I ended up hiking the Upper Ranch Trail to the Rustler Trail to the Latigo Trail to the Hackamore Trail to the Tarantula Trail to the West Express Trail, returning via the Hackamore Trail to Cone Mountain Trail to Upper Ranch Trail. It was my first time on the West Express, there are formal trails in this part of the preserve now instead of the temporary off-map trails that were there before.

A Little Convincing

A curve-billed thrasher with its feathers flared looks down into the cavity of a broken saguaro in Scottsdale, Arizona on March 20, 2021. Original: _RAC5168.arw

This might as well be a portrait of me each spring when I try to convince myself the pool is warm enough and I should just jump in and start swimming. I don’t like being cold in the slightest so it always takes a bit of convincing. Always nice to find a thrasher in an expressive pose as it can be hard to convey their personalities in pictures.

A curve-billed thrasher sings from the cavity of a broken saguaro in Scottsdale, Arizona on March 20, 2021. Original: _RAC5219.arw

A curve-billed thrasher sings from the cavity of a broken saguaro in Scottsdale, Arizona on March 20, 2021. Original: _RAC5182.arw

Dirty Paws

A clean pair of Hoka One One Speedgoat 4 trail running shoes at Cavalliere Park in Scottsdale, Arizona on April 17, 2021. Original: _CAM0814.arw

I’ve been really happy with the Hoka One One Challenger trail running shoes I bought a couple of months back so I recently picked up a pair from their more trail-oriented line, the Speedgoats, to use on longer hikes when my feet get a bit sore in my regular hiking shoes. REI had several colors in my size and I liked them all, two fairly subtle and this pair in Superman’s colors. I debated which pair to order but decided on the playful colors even though I knew from experience the desert would quickly mute them. I have two identical pairs of my regular hiking shoes, one in black and one in tan, and it takes more than a quick glance to distinguish them.

The picture above was from their first hike to the top of the hill at Cavalliere Park, it’s good for testing new shoes since the short loop never takes you too far from the car but it also has a hill with these jagged rocks at the top to test out the footing. Last weekend I took them on a 4 mile hike in the morning on gentle terrain and a 6 mile hike in the afternoon with some elevation changes. The picture below is from the high point of the afternoon hike where the Quartz and Flat Rock trails meet at Cave Creek Regional Park, a thick coat of dust dulling the colors in the evening light.

Love them so far, I think they’ll be a nice addition to my little family of hiking shoes.

A dusty pair of Hoka One One Speedgoat 4 trail running shoes on the Quartz Trail at Cave Creek Regional Park in Cave Creek, Arizona on April 25, 2021. Original: _CAM1048.arw

The Sleepy Brothers

Our cat Sam sleeps on the back of the couch while Boo sleeps on a cushion on April 10, 2021. Original: _CAM0782.arw

Sam is fully recovered from his oral surgery and is now on a blood thinner to make things easier for his aging ticker. Fortunately his medicine is in pill form as he loves Greenies Pill Pockets and gobbles them right down, let’s just say getting liquids down his throat is more of a challenge so we are always happy when the meds are pills.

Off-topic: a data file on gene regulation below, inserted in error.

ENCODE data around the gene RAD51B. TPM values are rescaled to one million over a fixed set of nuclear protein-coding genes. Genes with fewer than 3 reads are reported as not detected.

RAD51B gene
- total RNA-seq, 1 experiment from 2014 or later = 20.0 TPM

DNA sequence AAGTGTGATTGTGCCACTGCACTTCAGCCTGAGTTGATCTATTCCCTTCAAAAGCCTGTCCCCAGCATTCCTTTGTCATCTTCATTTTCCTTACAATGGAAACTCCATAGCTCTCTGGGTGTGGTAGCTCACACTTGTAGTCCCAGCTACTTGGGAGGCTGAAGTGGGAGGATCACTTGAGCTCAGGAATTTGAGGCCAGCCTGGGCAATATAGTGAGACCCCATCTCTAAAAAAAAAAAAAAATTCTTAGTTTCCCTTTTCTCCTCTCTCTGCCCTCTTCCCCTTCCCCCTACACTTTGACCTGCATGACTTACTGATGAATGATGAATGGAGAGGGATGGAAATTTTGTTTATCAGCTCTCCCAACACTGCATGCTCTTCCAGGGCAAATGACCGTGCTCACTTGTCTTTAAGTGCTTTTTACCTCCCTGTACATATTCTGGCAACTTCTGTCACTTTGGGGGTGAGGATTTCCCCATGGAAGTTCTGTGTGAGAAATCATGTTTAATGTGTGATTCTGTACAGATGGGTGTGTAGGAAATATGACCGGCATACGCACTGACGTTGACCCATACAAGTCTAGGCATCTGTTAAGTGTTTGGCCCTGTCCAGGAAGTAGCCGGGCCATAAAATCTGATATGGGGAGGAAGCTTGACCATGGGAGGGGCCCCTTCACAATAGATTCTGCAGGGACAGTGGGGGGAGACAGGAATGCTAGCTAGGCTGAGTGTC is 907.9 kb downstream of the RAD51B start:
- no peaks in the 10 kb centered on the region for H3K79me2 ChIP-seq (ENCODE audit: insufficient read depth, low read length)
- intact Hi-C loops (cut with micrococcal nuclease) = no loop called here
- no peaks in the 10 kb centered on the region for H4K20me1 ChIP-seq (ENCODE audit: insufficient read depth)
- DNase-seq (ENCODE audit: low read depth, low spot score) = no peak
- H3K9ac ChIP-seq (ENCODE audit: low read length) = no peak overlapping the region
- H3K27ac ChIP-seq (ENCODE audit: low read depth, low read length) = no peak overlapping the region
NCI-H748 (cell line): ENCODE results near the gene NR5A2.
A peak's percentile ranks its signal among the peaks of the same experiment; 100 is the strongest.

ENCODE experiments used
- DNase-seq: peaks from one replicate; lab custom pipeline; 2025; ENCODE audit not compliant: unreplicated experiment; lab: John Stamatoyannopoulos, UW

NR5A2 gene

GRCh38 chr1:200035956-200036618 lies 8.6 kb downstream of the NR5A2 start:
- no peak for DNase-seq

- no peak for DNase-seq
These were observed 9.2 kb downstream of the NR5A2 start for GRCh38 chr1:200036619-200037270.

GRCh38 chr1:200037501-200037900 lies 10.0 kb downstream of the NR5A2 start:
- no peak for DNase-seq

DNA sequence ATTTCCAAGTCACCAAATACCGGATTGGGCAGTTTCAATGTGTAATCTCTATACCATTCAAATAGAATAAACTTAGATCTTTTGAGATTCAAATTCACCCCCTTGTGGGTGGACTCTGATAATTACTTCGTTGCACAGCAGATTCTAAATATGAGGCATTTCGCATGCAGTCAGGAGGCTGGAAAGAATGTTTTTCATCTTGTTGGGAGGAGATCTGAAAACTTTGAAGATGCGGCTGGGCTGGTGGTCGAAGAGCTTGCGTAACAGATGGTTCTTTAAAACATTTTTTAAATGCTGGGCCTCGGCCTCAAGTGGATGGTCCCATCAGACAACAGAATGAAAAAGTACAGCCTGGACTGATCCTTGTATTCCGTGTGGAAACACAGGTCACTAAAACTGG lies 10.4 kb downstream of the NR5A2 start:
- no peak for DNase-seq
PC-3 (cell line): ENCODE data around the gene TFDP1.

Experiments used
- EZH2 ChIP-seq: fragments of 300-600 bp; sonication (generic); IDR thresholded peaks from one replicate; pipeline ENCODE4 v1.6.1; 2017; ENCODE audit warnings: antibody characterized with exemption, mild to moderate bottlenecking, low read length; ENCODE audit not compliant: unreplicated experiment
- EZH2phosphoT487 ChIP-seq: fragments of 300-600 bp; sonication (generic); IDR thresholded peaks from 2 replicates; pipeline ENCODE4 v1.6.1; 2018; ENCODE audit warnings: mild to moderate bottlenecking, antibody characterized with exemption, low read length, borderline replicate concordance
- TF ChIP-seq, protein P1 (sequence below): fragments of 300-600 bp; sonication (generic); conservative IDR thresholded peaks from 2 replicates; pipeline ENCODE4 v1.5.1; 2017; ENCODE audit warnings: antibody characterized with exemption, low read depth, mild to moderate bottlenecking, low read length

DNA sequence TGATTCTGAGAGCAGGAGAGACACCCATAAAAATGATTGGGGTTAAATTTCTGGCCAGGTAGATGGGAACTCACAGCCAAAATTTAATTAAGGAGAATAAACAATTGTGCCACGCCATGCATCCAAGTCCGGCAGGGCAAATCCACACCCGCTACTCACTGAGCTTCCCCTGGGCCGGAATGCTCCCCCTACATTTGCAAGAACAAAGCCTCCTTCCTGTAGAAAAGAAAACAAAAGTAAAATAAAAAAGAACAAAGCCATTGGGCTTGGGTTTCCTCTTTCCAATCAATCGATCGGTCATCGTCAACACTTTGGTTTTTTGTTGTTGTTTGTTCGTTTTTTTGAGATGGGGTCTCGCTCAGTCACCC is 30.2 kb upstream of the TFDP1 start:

Boo went in for a checkup to see how his kidney-friendly diet is faring and there was good news on that front. I slept well most of the week, a relief as I’ve been battling occasional insomnia the past couple of months. Friday morning though a certain tuxedo kept waking me up, as he has done at times the past few weeks, so it was rather fortuitous they had an issue with the network at work so I worked from home and didn’t have to drive in.

You’d think with such excellent teachers I’d be able to curl up and sleep at will but I doubt it will ever be so easy. Last Saturday I couldn’t sleep so I put that to my advantage and grabbed a couple hours of shut-eye on the couch before getting up for my first proper sunrise hike of the year, returning to settle in with my compatriots for a well-deserved nap.

The Wanderer

A close-up of our cat Trixie as she looks out from her cat bed on April 5, 2021. Original: _RAC6772.arw

I was working from home yesterday, sitting in the living room instead of my office, variety being the spice of life and all. I noticed sounds outside that seemed louder than they should be and got up to investigate and realized to my horror the door had accidentally been left ajar. Boo and Sam were sleeping near me but after a quick check of the house I couldn’t find Trixie. She is sometimes hard to find but rather than look further I grabbed a pair of shoes and stepped outside and found her sitting on the wrong side of my office window.

She ran back towards the door but seeing it closed panicked and ran back towards the yard. I wasn’t able to catch her but fortunately she kept running back and forth near me until I was able to grab her and bring her back inside. The picture is from a few weeks ago as she slept in the cat bed on the proper side of the window.

Let’s not do that again little one, I’m not sure my heart can take it.

Fur-lined

A male house sparrow holds leaves and fur in his beak as he perches on a leafy branch of an ocotillo in Scottsdale, Arizona on April 11, 2021. Original: _RAC6982.arw

I’ve not seen a house sparrow in the local desert but they are neighborhood residents, judging by the leaves and fur in this male’s beak I imagine he’s building a nest nearby. We may not be contributing to nesting materials here but I like to think a great many birds in our Irvington neighborhood in Portland grew up in the luxury of a fur-lined nest courtesy of a black lab who seemed to shed her weight in fur each week.